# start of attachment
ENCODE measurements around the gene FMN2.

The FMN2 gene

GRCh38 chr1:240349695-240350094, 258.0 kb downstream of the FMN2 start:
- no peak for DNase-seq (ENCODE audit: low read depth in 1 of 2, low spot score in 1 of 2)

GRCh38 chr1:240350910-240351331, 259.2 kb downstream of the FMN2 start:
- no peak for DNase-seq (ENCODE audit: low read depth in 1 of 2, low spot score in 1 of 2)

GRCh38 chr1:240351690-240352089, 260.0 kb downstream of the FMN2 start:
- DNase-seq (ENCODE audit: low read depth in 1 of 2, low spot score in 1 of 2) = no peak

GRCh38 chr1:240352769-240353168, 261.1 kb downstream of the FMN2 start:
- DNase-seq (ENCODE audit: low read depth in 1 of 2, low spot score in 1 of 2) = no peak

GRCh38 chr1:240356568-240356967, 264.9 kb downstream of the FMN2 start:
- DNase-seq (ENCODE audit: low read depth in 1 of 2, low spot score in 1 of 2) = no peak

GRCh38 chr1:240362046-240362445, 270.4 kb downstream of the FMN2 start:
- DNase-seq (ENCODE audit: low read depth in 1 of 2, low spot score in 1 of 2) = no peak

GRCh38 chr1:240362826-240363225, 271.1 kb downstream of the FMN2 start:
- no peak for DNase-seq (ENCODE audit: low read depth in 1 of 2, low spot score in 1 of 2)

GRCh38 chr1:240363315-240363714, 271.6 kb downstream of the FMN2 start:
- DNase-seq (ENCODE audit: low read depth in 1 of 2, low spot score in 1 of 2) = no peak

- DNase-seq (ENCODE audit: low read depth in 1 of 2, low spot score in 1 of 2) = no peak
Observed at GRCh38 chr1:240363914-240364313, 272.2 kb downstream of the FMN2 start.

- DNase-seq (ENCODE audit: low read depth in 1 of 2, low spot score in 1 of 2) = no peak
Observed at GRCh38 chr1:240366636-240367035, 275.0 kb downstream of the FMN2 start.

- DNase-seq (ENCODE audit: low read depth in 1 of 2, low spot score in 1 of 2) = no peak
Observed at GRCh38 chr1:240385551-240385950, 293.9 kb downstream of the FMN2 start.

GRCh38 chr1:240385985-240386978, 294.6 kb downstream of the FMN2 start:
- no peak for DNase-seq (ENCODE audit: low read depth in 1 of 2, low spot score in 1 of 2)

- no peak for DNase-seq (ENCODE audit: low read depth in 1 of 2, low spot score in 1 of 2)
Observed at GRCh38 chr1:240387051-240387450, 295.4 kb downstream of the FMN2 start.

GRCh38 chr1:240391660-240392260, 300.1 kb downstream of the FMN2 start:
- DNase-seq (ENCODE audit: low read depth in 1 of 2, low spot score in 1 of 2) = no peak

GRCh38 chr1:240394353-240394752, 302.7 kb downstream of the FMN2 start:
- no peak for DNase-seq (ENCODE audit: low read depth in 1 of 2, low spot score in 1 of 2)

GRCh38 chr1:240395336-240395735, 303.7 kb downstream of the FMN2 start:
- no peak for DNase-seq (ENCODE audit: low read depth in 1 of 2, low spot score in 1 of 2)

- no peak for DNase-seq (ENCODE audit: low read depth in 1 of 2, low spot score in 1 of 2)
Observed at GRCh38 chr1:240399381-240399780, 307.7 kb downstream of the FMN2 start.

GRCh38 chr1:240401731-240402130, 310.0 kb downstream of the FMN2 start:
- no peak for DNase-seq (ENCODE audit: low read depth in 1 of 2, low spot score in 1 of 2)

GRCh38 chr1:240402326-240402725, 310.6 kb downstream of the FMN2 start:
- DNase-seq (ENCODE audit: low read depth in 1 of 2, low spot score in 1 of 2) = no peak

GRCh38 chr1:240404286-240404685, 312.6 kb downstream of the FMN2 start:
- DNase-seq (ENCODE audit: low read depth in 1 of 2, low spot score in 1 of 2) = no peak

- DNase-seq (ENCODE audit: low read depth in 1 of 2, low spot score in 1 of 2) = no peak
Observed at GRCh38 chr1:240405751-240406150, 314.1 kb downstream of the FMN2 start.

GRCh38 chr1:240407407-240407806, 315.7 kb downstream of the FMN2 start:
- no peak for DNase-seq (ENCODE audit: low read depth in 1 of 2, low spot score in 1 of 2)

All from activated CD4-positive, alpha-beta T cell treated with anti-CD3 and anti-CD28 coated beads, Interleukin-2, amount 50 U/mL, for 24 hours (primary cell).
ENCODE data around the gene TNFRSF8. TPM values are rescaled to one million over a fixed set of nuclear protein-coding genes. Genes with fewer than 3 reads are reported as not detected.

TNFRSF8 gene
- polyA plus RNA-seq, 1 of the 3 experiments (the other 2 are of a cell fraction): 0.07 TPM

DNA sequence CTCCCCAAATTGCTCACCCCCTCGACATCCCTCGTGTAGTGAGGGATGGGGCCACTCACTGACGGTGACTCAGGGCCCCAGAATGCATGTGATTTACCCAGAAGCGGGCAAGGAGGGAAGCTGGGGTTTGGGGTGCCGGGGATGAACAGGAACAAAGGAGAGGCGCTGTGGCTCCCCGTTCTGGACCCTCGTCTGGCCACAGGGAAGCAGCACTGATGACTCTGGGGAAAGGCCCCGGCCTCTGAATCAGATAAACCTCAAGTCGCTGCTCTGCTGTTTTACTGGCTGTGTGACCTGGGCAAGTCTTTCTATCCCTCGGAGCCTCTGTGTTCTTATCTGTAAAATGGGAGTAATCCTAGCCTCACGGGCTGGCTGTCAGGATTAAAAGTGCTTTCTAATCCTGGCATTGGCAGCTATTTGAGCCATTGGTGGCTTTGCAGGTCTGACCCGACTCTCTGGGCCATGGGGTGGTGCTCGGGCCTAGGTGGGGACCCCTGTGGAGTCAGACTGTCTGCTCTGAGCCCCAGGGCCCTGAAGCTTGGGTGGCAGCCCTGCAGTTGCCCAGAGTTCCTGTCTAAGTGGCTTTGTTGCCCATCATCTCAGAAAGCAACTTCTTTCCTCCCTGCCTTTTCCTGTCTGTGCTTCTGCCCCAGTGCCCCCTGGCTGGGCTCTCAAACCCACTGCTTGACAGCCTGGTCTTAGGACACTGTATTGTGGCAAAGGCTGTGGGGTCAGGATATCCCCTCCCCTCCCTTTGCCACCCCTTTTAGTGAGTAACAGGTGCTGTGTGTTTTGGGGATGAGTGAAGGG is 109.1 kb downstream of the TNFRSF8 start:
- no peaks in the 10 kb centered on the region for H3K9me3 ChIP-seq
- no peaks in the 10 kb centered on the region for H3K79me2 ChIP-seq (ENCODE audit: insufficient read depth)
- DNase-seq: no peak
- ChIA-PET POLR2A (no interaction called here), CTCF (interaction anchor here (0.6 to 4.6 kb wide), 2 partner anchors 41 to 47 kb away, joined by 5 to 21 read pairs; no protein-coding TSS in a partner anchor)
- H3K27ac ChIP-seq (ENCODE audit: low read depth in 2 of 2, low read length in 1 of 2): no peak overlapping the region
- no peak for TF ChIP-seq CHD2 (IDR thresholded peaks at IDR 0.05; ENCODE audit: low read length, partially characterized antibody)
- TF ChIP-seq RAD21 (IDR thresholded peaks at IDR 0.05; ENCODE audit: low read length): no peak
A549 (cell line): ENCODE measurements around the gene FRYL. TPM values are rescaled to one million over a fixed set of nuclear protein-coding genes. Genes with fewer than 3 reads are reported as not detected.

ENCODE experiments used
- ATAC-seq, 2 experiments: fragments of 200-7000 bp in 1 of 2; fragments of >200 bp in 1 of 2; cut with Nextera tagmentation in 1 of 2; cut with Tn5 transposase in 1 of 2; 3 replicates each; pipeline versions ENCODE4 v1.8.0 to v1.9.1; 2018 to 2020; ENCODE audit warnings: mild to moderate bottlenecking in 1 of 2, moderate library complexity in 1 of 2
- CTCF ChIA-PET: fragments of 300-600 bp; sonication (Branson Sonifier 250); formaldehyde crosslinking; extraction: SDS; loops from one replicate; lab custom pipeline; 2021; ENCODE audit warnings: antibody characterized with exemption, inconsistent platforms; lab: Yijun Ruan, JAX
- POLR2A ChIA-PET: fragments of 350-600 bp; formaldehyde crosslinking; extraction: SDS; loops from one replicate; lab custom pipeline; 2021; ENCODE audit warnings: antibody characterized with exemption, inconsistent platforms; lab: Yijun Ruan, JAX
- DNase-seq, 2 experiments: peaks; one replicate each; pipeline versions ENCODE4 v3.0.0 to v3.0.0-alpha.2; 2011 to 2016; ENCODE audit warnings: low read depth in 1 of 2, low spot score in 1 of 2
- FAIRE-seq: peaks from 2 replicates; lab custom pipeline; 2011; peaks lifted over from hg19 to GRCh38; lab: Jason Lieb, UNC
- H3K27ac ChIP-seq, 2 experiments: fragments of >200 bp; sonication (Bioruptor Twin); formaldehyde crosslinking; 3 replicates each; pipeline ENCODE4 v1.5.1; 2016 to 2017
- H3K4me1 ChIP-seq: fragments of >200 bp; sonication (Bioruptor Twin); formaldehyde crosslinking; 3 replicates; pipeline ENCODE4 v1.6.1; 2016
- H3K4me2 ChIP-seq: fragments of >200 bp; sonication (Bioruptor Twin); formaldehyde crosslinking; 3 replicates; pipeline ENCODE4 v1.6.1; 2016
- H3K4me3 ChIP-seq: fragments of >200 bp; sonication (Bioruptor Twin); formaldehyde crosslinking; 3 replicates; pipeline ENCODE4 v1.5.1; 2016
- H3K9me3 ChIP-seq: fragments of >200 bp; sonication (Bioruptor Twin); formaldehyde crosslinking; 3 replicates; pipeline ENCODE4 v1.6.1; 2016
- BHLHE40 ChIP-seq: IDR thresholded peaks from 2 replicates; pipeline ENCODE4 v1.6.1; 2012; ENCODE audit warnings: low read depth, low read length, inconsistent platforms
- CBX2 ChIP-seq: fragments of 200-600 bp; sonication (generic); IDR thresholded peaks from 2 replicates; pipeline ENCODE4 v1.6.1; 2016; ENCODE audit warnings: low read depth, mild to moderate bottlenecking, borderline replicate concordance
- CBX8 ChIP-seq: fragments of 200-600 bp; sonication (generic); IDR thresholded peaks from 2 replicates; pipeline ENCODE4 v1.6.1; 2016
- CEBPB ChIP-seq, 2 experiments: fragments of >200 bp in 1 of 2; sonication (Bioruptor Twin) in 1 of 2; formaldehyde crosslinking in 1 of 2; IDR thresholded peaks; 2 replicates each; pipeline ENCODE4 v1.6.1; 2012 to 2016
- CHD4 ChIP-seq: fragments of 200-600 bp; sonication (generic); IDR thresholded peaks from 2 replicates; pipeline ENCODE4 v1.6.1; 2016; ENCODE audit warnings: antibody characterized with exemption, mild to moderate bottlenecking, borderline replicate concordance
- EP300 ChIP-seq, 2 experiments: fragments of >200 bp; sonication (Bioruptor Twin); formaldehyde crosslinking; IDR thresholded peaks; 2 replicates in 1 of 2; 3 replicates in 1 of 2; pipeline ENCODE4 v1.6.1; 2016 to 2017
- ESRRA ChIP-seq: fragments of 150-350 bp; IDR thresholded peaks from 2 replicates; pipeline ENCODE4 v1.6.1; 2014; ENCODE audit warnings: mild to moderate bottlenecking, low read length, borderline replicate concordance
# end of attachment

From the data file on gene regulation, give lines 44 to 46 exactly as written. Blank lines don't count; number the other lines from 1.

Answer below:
Observed at GRCh38 chr1:240405751-240406150, 314.1 kb downstream of the FMN2 start.

GRCh38 chr1:240407407-240407806, 315.7 kb downstream of the FMN2 start:
- no peak for DNase-seq (ENCODE audit: low read depth in 1 of 2, low spot score in 1 of 2)